At least 39 million people in the United States suffer from migraines, with many others affected remaining undiagnosed due to a lack of knowledge about the condition. Here at Prairie Spine, we are more than willing to help if you believe you may have symptoms similar to those of migraines. Understanding the differences between migraines with aura and without will alter your treatment process and will allow you to better assess the situation. If you are experiencing migraines and not finding relief, call us at (952) 974-2091. Continue reading to learn more about migraines and their respective symptoms.
When you have long-term migraine, it’s about much more than a headache. You may feel sick to your stomach or find it hard to handle light, sounds, and smells. For some people, though, it doesn’t stop there. They also get something called an aura.
Most often, an aura causes you to see strange things, like colored spots or flashing lights. It can be scary, especially the first time it happens.
Migraines without auras are much more common than any other kind. You can get them as often as several times a week or as little as once a year.
Auras show up in about 1 in 3 people with migraine, but you’re not likely to get them every time. So it’s possible you might have both types of migraine, with auras happening here and there.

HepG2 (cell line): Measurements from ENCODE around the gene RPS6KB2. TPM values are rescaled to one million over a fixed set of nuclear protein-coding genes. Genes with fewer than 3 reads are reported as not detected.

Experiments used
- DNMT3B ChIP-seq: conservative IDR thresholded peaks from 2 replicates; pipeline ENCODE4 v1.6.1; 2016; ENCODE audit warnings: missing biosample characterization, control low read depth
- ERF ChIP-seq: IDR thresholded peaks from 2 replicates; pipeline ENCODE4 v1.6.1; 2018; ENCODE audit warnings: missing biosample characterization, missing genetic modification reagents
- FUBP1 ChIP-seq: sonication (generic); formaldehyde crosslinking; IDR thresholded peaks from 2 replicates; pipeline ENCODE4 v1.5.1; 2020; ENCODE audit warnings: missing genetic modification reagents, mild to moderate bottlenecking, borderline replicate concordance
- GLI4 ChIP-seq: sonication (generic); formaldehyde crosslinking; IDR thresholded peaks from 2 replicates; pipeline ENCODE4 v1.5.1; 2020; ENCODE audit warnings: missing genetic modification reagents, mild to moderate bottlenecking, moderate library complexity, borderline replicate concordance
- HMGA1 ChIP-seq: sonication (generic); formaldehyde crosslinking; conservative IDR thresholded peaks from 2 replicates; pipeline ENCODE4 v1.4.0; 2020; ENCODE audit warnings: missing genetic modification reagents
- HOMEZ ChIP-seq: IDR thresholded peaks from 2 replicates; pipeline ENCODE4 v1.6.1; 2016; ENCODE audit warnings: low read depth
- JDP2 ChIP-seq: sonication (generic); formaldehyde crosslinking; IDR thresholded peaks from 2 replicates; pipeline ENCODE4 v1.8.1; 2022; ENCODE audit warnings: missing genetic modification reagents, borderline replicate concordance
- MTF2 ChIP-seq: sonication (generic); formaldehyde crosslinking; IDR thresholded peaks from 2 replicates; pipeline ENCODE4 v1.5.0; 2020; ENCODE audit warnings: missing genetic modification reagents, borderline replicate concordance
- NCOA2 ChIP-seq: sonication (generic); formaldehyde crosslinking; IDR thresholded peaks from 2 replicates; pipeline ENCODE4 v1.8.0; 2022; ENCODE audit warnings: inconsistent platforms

What Causes Migraines?
Scientists aren’t sure what causes migraines. They think many brain chemicals — such as serotonin, calcitonin gene-related peptide, and dopamine — play a role. According to the theory, a wave of nerve cell activity spreads across the brain and excites the trigeminal nerve. This causes the release of neurotransmitters that trigger a change in the size of blood vessels, releasing more neurotransmitters and finally causing an inflammatory process and pain.
How Are They Different?
With or without an aura, you also get typical migraine symptoms, which may last 4 to 72 hours. They can include:
- Being sensitive to light, smells, sound, motion, and touch
- Blurred vision
- Pain that’s usually on one side of the head and worse when you move
- An upset stomach and throwing up
- Stiffness in your shoulders and neck
When you get an aura, it typically sets in slowly over 5 to 20 minutes. It may last up to an hour. It often acts as a warning before any pain shows up. But it can happen during the migraine, as well.